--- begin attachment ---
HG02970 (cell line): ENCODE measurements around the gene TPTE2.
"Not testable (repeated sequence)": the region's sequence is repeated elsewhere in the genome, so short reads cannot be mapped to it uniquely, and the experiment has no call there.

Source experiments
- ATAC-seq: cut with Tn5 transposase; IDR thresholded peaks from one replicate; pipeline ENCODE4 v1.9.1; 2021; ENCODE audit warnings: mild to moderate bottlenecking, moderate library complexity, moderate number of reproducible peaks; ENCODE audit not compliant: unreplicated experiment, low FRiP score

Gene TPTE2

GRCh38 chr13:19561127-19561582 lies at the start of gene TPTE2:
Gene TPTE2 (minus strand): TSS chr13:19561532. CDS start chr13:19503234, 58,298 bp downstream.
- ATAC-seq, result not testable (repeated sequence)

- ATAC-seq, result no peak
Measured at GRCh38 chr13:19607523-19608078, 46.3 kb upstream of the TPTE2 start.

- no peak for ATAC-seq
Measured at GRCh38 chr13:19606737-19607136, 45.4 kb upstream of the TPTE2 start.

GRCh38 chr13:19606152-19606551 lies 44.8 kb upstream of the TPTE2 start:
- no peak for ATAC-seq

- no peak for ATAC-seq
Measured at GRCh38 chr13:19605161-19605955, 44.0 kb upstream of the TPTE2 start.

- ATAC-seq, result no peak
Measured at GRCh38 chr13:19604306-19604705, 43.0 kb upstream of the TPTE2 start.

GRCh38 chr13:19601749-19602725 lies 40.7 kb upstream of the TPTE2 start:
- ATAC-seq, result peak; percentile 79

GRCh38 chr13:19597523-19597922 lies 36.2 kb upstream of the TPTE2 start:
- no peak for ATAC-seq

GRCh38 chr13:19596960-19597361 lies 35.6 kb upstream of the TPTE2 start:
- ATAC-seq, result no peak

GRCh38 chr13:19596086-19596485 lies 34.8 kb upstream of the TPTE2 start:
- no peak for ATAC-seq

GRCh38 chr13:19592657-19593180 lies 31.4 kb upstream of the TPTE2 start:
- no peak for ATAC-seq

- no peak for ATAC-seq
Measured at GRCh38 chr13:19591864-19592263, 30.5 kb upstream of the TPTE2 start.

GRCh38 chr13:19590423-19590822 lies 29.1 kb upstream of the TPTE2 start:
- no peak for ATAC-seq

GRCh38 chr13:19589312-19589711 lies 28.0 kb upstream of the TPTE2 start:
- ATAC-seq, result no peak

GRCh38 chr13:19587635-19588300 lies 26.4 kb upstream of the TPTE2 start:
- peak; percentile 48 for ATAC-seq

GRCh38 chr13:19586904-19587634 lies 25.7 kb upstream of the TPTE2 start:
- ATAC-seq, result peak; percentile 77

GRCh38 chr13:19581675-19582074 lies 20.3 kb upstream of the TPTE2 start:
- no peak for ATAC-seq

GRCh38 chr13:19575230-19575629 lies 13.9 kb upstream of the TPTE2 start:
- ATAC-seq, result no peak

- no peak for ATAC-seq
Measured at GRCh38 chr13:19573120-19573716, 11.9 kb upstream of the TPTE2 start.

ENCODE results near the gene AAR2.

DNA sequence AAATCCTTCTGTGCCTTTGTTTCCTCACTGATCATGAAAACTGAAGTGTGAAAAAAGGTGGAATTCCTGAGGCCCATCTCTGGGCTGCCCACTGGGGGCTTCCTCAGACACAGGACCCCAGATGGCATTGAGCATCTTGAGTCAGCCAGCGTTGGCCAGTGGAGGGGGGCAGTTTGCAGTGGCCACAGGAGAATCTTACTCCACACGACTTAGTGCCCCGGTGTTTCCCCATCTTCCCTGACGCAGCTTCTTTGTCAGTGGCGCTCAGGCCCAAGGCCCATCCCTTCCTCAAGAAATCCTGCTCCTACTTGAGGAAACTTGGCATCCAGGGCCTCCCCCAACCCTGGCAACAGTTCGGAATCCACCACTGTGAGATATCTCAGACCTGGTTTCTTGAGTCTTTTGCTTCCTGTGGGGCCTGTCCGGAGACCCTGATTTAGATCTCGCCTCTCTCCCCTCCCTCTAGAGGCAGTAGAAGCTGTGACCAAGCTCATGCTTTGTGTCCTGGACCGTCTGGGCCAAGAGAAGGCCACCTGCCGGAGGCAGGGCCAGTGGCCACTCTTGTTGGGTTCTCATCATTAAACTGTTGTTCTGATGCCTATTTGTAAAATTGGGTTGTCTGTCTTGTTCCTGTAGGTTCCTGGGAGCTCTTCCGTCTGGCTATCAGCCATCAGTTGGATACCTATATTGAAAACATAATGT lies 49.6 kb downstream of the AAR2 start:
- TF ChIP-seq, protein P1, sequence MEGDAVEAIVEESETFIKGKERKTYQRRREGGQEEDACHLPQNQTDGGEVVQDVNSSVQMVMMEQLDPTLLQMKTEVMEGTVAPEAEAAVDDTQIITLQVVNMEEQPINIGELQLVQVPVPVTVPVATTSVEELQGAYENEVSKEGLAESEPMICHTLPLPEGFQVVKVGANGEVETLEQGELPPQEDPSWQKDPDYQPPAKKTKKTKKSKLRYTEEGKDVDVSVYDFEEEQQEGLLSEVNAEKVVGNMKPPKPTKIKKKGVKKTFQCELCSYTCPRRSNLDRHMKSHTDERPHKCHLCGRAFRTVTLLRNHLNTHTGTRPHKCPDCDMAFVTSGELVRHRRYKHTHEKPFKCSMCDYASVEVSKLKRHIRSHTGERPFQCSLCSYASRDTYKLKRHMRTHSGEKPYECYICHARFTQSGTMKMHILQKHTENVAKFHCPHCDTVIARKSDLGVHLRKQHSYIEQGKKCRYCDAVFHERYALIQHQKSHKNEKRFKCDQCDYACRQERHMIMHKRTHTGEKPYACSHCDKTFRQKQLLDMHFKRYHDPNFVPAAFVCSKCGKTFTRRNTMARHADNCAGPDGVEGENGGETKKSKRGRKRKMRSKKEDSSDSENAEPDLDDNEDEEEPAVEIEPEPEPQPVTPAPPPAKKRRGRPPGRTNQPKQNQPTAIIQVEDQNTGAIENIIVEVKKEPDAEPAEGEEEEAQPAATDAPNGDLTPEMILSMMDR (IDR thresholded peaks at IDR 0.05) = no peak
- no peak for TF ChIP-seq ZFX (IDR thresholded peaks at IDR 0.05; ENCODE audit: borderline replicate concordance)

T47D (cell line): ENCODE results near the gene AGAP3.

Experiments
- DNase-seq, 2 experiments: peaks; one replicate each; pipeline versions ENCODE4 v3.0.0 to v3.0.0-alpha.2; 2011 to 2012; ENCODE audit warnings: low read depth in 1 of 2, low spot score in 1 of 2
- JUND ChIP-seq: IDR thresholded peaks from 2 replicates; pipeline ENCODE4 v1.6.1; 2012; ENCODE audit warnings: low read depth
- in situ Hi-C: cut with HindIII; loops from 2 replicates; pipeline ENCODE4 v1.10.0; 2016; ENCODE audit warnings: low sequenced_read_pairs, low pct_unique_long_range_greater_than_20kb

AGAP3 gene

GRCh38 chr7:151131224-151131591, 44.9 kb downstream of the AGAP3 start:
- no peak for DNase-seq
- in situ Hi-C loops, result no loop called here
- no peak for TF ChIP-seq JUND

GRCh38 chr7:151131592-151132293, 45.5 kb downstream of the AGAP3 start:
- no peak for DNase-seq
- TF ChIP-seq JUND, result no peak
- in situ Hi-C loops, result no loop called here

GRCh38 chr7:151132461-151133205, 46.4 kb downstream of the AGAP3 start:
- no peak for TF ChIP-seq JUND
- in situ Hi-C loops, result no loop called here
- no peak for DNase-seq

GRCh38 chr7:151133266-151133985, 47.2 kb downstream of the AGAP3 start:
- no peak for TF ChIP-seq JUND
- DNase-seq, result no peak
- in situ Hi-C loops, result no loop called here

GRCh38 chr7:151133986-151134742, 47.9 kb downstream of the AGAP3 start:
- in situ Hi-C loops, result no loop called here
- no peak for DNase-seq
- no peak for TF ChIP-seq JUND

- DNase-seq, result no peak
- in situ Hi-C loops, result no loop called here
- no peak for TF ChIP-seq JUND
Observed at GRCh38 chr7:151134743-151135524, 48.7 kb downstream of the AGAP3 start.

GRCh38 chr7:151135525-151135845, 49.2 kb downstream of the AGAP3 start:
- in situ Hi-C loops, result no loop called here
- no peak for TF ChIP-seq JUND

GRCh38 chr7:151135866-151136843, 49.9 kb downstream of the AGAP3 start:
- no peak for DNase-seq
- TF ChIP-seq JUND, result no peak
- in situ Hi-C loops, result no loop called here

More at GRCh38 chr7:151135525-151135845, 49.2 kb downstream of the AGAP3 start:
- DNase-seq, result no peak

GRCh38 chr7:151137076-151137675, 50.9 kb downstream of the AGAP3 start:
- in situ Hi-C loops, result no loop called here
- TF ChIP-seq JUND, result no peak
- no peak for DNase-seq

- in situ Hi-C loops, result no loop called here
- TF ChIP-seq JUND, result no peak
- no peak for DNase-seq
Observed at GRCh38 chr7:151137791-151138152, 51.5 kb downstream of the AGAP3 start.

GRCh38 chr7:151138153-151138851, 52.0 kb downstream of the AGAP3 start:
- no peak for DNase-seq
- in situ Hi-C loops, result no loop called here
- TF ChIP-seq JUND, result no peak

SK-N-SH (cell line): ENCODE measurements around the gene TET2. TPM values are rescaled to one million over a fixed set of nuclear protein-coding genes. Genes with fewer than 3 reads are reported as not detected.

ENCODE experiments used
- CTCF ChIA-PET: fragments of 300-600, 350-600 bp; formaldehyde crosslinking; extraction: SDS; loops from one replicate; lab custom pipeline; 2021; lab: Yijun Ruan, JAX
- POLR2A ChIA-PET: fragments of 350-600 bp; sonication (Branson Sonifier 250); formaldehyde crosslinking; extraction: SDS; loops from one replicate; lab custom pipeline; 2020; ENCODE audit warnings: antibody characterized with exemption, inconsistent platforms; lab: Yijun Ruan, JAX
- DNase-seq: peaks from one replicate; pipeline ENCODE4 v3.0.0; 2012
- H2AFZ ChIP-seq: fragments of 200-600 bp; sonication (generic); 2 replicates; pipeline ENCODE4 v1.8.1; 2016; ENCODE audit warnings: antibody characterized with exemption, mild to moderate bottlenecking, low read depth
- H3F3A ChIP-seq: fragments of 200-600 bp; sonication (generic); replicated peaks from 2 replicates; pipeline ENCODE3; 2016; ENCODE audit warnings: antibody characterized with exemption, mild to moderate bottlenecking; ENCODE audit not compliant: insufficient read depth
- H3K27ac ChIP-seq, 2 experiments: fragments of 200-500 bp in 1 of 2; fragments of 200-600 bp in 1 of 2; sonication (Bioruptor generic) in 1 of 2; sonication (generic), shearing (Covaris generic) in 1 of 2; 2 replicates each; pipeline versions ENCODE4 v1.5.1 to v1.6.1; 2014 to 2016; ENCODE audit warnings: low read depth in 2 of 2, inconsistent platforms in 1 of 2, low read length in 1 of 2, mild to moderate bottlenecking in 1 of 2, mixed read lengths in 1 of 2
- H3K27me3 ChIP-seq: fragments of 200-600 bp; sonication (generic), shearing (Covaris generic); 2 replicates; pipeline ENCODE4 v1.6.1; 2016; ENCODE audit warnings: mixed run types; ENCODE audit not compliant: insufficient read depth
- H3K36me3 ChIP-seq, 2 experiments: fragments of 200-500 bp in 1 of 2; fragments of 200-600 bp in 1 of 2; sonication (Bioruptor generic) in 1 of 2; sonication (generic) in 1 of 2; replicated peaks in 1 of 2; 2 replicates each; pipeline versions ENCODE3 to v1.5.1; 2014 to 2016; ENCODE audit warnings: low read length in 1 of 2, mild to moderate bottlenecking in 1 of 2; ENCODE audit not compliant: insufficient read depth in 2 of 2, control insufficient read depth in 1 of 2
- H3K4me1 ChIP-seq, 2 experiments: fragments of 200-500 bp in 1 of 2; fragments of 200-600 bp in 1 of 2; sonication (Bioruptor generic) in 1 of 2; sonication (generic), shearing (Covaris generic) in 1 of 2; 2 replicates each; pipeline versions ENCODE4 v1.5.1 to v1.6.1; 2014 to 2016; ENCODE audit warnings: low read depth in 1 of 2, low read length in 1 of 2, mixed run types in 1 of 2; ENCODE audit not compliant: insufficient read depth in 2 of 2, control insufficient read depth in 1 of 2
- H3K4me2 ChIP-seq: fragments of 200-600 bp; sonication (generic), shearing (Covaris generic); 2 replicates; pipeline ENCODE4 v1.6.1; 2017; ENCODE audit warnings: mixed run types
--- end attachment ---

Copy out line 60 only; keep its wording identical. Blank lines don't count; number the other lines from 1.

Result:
- no peak for DNase-seq